Factors Affecting Outcomes of Corneal Collagen Crosslinking Treatment

I Toprak; V Yaylalı; C Yildirim


Eye. 2014;28(1):41-46. 

In This Article

Abstract and Introduction


Purpose To assess the effects of preoperative patient characteristics on clinical outcomes of corneal crosslinking (CXL) treatment in patients with progressive keratoconus.

Methods This retrospective study comprised 96 eyes of 96 patients who had unilateral CXL treatment for progressive keratoconus. All patients underwent a complete ophthalmological examination and corneal topography at baseline and 1 year. Subgroup analyses were performed according to the age (<30 and≥30 years), gender, preoperative corrected distance visual acuity (CDVA, <0.3 and ≥0.3 logMAR (log of the minimum angle of resolution)), preoperative maximum keratometry (K, <54 and ≥54 D), baseline topographic cone location (central, paracentral, and peripheral), and preoperative thinnest pachymetry (<450 and ≥450 μm) to determine the associations between preoperative patient characteristics and outcomes (changes in visual acuity and maximum keratometry) of CXL treatment.

Results In the entire study population, mean CDVA and maximum K significantly improved after CXL treatment (P<0.001). Patients with a preoperative CDVA of 20/40 Snellen equivalent or worse (≥0.3 logMAR) experienced more visual improvement after CXL treatment (P<0.001). However, an age ≥30 years and a baseline thinnest pachymetry less than 450 μm were found significantly associated with more flattening in maximum keratometry (P=0.024, P=0.005 respectively). Gender, preoperative maximum K, and baseline topographic cone location did not show significant effect on postoperative visual acuity and maximum keratometry (P>0.05).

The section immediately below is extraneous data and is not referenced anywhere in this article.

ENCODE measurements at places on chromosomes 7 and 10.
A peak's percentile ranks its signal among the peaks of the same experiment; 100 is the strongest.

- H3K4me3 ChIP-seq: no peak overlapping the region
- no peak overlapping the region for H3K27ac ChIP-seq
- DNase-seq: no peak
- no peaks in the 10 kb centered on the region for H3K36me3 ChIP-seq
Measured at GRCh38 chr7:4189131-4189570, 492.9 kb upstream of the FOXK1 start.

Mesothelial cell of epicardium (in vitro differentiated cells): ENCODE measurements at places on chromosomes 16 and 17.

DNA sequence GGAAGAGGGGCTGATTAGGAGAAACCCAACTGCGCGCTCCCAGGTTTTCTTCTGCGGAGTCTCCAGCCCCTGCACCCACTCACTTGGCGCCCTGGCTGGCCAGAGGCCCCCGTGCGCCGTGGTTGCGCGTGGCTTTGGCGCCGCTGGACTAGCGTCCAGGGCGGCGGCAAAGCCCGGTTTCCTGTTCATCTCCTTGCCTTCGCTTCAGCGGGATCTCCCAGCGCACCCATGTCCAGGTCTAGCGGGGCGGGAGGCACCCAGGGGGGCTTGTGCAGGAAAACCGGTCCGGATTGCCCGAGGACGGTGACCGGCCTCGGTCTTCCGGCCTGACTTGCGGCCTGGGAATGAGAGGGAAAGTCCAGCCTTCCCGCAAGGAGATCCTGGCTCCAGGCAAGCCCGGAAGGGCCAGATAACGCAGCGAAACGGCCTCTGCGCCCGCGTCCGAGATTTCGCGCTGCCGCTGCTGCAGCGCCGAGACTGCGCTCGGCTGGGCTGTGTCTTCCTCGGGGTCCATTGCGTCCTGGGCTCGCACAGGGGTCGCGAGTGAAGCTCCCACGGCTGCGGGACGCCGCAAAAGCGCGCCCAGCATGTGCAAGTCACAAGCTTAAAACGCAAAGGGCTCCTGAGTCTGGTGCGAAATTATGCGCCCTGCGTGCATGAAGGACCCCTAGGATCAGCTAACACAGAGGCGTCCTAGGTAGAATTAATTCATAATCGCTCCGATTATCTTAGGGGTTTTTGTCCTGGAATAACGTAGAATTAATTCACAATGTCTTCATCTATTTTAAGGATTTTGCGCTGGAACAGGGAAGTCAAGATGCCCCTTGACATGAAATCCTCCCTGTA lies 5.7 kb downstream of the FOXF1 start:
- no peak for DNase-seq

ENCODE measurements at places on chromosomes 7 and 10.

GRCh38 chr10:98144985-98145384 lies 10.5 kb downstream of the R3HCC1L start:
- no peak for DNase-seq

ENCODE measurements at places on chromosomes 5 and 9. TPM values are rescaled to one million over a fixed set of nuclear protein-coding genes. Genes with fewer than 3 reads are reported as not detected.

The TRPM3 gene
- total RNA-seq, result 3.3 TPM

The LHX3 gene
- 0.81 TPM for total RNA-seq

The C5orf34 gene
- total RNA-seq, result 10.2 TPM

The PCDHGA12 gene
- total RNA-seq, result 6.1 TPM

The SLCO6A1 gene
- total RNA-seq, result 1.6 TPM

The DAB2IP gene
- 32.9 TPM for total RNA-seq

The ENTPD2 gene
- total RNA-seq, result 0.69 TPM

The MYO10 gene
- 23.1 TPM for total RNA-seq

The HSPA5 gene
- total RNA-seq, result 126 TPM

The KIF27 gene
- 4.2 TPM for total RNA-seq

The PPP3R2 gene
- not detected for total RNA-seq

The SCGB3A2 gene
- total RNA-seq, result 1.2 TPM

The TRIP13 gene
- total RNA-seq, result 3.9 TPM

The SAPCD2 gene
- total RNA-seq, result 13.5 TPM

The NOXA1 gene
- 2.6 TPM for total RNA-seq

Conclusions In patients with progressive keratoconus, age, baseline visual acuity, and baseline thinnest pachymetry seem to affect the success of the CXL treatment.


Keratoconus is a non-inflammatory ectatic corneal disorder.[1] Major clinical findings are progressive stromal thinning and visual deterioration secondary to irregular astigmatism, myopia, and central corneal scarring.[1,2] Conservative treatment modalities such as spectacles and gas permeable rigid contact lenses become insufficient for visual rehabilitation in advanced stages of keratoconus and 10–20% of the patients need corneal transplantation.[2]

Wollensak et al[3,4] introduced corneal collagen crosslinking (CXL) using riboflavin and ultraviolet A (UVA) as a new hope for treatment of progressive keratoconus. Studies concluded that CXL is an effective procedure to arrest the progression of keratoconus by increasing biomechanical stability of the cornea.[4,5,6] Moreover, significant improvements in visual acuity and keratometry (K) readings after CXL treatment could be considered as a regression in disease severity.[7,8,9,10]

Although the efficacy of CXL treatment has been shown in many studies, there is little evidence about the influence of preoperative patient characteristics on clinical outcomes of CXL treatment.[8,9,10] In this study, we aimed to assess the effects of initial demographic and topographic properties on outcomes of CXL treatment in patients with progressive keratoconus at 1-year follow-up.